There have been mixed reactions from the various Automobile Manufacturers on the Budget 2012. While there have been some good news going in their favor there definitely are negatives involved. Read what some of them have to say:
Mr. Michael Boneham, President and Managing Director, Ford
One of the clear takeaways from the Union Budget 2012-13 is the impetus it will provide to infrastructure development, with its focus on improvements in areas like the power sector and road network development. The stimulus to social sector is progressive and a welcome step towards development of the economy. We are also pleased with the Government’s decision about not levying extra tax on diesel vehicles as any additional tax would have been a regressive step. However the announcement of a 2 per cent increase in excise duty is disappointing and not favorable towards the auto industry. This will lead to increase in prices of our products and will have negative impact on consumer confidence. The increase in excise duty for large cars up to 27% (advelorum) is again not favorable though we are assessing its full impact on our product portfolio.
Dr. Pawan Goenka, President (Automotive), Mahindra & Mahindra
Specific to automotive industry, the industry is relieved that the FM did not take any retrograde step like imposing a tax on diesel vehicles. The excise duty hike was in a way expected and we will have to pass on the price increase to the consumer. However, with all the surcharges and special levies, the top excise duty rate is as high of 29%. I believe this is simply too high!
For Mahindra vehicles, the price increase would be as low as Rs. 3,000 to a maximum of Rs. 35,000 depending on the product category. On the tractor side, service tax and excise duty hike will also increase overall input cost and therefore an immediate increase of Rs. 3,000 – 5,000 is expected. We expect some short term negative impact on demand but with time we think it will wear off.
Other positive steps are extension of weighted deduction of R&D by five years, introduction of weighted deduction for skills development and reduction in taxes and duties for hybrid and electric vehicle components.
We do not expect any major depression in demand growth as a result of the budget and hence do not expect our investment plans to change
Mr. Sandeep Singh, Deputy Managing Director, Sales and Marketing, Toyota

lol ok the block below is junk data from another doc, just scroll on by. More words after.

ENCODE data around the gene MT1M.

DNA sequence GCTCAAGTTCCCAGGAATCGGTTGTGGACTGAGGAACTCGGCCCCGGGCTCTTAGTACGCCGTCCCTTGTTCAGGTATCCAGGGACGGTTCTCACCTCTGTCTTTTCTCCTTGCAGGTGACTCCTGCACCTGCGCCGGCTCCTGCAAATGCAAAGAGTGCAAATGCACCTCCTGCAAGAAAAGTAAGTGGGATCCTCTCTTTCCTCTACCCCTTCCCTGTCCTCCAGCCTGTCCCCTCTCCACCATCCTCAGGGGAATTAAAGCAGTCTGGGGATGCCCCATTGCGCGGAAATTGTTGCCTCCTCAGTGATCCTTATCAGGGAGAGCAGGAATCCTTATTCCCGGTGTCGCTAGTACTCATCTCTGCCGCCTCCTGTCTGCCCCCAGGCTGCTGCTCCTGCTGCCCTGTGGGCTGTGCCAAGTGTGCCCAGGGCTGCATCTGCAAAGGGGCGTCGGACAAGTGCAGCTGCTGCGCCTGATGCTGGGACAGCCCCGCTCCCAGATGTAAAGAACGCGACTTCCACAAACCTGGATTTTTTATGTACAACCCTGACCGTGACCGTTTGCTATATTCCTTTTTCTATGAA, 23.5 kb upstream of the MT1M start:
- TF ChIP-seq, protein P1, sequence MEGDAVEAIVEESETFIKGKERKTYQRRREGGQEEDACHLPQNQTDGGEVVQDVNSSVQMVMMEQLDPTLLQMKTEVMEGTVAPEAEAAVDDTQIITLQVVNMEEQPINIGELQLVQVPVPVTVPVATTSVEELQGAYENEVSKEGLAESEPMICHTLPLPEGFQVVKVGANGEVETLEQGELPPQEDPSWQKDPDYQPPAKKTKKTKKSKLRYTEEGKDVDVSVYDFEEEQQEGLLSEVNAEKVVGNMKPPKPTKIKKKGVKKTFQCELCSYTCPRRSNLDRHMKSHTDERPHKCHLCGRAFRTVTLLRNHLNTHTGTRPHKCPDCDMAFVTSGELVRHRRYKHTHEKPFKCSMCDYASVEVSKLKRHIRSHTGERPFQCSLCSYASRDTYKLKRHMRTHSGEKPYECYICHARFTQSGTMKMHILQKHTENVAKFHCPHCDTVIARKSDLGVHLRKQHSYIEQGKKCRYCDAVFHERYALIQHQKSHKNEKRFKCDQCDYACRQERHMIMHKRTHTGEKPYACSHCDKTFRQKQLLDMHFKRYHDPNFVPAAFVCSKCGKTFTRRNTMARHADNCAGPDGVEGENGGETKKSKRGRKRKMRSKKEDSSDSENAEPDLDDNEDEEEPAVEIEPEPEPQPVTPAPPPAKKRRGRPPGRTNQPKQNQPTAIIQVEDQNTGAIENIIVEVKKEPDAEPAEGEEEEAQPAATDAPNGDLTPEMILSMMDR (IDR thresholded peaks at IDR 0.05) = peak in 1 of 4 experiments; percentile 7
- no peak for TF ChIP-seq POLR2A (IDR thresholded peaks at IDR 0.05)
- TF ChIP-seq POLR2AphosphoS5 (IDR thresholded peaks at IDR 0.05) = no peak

A rise in excise & import duty and input costs will not be very conducive for the auto industry as the additional burden of increased duty will directly affect the buyers and hence would lead to slowdown in sales. CBU prices will also be affected on account of a rise in customs duty.
We have no choice but to pass on the price increase to the consumers. The average increase in price ranges from 2 to 4%.
Mr. Neeraj Garg, Member of Board and Director, Volkswagen
The duties announced will definitely act as a growth deterrent for the overall auto industry. Moreover, it becomes difficult to plan our long and mid term strategies in such a volatile market.
Lowell Paddock, President and Managing Director General Motors India
As far as the automotive industry is concerned, it did not meet the expectations. The industry did not expect any increase in excise duty on passenger cars. In fact, the industry expected the government to announce some other measures to fuel demand of vehicles which have also not happened. This was essential as the automotive industry makes a significant contribution to the growth of the economy which continues to remain sluggish
Audi India Head Michael Perschke
The increase in excise and customs duty on large cars in this budget is very surprising. This increase comes at a time when the Indian automotive industry was finding favor with customers looking for better and efficient cars. We may now need to re-evaluate our pricing strategy in India.
However we do welcome the positive announcements on increase of investments in infrastructure and encouragement to private investment which should drive higher growth in the economy. The revision and reduction of personal tax slabs will result in increased savings and possibly higher spends. The GDP growth forecast of 7.6% for next financial year also augurs well for the country and we expect India to remain one of the most vibrant consumer markets.